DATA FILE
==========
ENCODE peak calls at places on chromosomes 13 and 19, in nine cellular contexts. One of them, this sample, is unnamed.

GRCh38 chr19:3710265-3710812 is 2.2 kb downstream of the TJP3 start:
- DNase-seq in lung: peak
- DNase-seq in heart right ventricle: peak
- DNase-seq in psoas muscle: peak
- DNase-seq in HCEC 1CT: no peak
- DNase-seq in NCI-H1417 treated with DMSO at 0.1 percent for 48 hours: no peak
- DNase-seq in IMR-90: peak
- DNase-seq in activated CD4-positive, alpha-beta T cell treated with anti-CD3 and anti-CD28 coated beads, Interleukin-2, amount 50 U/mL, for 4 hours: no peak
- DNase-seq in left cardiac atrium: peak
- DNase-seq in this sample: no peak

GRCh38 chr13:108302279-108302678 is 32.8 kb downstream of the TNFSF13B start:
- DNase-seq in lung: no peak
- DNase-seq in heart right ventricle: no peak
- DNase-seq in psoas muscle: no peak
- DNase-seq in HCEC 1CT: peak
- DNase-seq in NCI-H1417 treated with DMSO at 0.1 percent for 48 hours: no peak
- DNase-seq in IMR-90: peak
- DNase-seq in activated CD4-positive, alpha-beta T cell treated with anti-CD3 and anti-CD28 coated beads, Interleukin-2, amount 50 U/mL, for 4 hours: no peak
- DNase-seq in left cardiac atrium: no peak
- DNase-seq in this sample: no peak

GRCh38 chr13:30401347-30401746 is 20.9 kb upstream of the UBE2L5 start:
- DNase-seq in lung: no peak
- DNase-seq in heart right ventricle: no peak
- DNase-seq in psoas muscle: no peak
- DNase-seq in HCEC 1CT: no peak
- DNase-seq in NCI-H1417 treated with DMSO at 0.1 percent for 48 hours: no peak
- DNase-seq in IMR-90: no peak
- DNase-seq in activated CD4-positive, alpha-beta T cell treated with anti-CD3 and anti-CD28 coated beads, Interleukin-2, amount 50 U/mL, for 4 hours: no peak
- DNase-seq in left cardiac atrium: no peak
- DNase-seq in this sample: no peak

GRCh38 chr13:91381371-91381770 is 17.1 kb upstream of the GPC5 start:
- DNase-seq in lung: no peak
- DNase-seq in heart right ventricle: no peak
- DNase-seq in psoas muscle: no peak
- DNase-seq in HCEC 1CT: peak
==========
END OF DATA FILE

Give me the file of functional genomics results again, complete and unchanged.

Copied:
ENCODE peak calls at places on chromosomes 13 and 19, in nine cellular contexts. One of them, this sample, is unnamed.

GRCh38 chr19:3710265-3710812 is 2.2 kb downstream of the TJP3 start:
- DNase-seq in lung: peak
- DNase-seq in heart right ventricle: peak
- DNase-seq in psoas muscle: peak
- DNase-seq in HCEC 1CT: no peak
- DNase-seq in NCI-H1417 treated with DMSO at 0.1 percent for 48 hours: no peak
- DNase-seq in IMR-90: peak
- DNase-seq in activated CD4-positive, alpha-beta T cell treated with anti-CD3 and anti-CD28 coated beads, Interleukin-2, amount 50 U/mL, for 4 hours: no peak
- DNase-seq in left cardiac atrium: peak
- DNase-seq in this sample: no peak

GRCh38 chr13:108302279-108302678 is 32.8 kb downstream of the TNFSF13B start:
- DNase-seq in lung: no peak
- DNase-seq in heart right ventricle: no peak
- DNase-seq in psoas muscle: no peak
- DNase-seq in HCEC 1CT: peak
- DNase-seq in NCI-H1417 treated with DMSO at 0.1 percent for 48 hours: no peak
- DNase-seq in IMR-90: peak
- DNase-seq in activated CD4-positive, alpha-beta T cell treated with anti-CD3 and anti-CD28 coated beads, Interleukin-2, amount 50 U/mL, for 4 hours: no peak
- DNase-seq in left cardiac atrium: no peak
- DNase-seq in this sample: no peak

GRCh38 chr13:30401347-30401746 is 20.9 kb upstream of the UBE2L5 start:
- DNase-seq in lung: no peak
- DNase-seq in heart right ventricle: no peak
- DNase-seq in psoas muscle: no peak
- DNase-seq in HCEC 1CT: no peak
- DNase-seq in NCI-H1417 treated with DMSO at 0.1 percent for 48 hours: no peak
- DNase-seq in IMR-90: no peak
- DNase-seq in activated CD4-positive, alpha-beta T cell treated with anti-CD3 and anti-CD28 coated beads, Interleukin-2, amount 50 U/mL, for 4 hours: no peak
- DNase-seq in left cardiac atrium: no peak
- DNase-seq in this sample: no peak

GRCh38 chr13:91381371-91381770 is 17.1 kb upstream of the GPC5 start:
- DNase-seq in lung: no peak
- DNase-seq in heart right ventricle: no peak
- DNase-seq in psoas muscle: no peak
- DNase-seq in HCEC 1CT: peak